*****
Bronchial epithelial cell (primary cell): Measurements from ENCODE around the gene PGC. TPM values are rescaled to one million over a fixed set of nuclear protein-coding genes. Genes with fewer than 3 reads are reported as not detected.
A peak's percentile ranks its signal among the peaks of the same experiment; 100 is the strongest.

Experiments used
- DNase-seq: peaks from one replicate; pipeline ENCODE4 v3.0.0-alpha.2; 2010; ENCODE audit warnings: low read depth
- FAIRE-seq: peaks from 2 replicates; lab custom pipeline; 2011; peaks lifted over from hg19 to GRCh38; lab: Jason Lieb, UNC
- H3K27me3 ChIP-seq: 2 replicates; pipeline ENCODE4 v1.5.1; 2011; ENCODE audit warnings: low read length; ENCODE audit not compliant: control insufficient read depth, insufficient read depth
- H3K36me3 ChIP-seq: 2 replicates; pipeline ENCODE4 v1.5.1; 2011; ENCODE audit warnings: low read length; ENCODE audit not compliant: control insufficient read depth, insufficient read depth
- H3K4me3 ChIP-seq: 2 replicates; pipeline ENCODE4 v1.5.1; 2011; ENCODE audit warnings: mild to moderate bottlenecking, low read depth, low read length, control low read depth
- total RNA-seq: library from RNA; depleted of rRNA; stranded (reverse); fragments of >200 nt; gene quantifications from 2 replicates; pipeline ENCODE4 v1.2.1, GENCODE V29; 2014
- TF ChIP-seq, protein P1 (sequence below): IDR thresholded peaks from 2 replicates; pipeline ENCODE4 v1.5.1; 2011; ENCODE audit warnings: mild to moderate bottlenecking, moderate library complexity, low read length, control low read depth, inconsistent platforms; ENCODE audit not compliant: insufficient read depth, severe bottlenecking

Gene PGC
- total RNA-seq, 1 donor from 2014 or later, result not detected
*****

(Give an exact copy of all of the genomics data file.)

Bronchial epithelial cell (primary cell): Measurements from ENCODE around the gene PGC. TPM values are rescaled to one million over a fixed set of nuclear protein-coding genes. Genes with fewer than 3 reads are reported as not detected.
A peak's percentile ranks its signal among the peaks of the same experiment; 100 is the strongest.

Experiments used
- DNase-seq: peaks from one replicate; pipeline ENCODE4 v3.0.0-alpha.2; 2010; ENCODE audit warnings: low read depth
- FAIRE-seq: peaks from 2 replicates; lab custom pipeline; 2011; peaks lifted over from hg19 to GRCh38; lab: Jason Lieb, UNC
- H3K27me3 ChIP-seq: 2 replicates; pipeline ENCODE4 v1.5.1; 2011; ENCODE audit warnings: low read length; ENCODE audit not compliant: control insufficient read depth, insufficient read depth
- H3K36me3 ChIP-seq: 2 replicates; pipeline ENCODE4 v1.5.1; 2011; ENCODE audit warnings: low read length; ENCODE audit not compliant: control insufficient read depth, insufficient read depth
- H3K4me3 ChIP-seq: 2 replicates; pipeline ENCODE4 v1.5.1; 2011; ENCODE audit warnings: mild to moderate bottlenecking, low read depth, low read length, control low read depth
- total RNA-seq: library from RNA; depleted of rRNA; stranded (reverse); fragments of >200 nt; gene quantifications from 2 replicates; pipeline ENCODE4 v1.2.1, GENCODE V29; 2014
- TF ChIP-seq, protein P1 (sequence below): IDR thresholded peaks from 2 replicates; pipeline ENCODE4 v1.5.1; 2011; ENCODE audit warnings: mild to moderate bottlenecking, moderate library complexity, low read length, control low read depth, inconsistent platforms; ENCODE audit not compliant: insufficient read depth, severe bottlenecking

Gene PGC
- total RNA-seq, 1 donor from 2014 or later, result not detected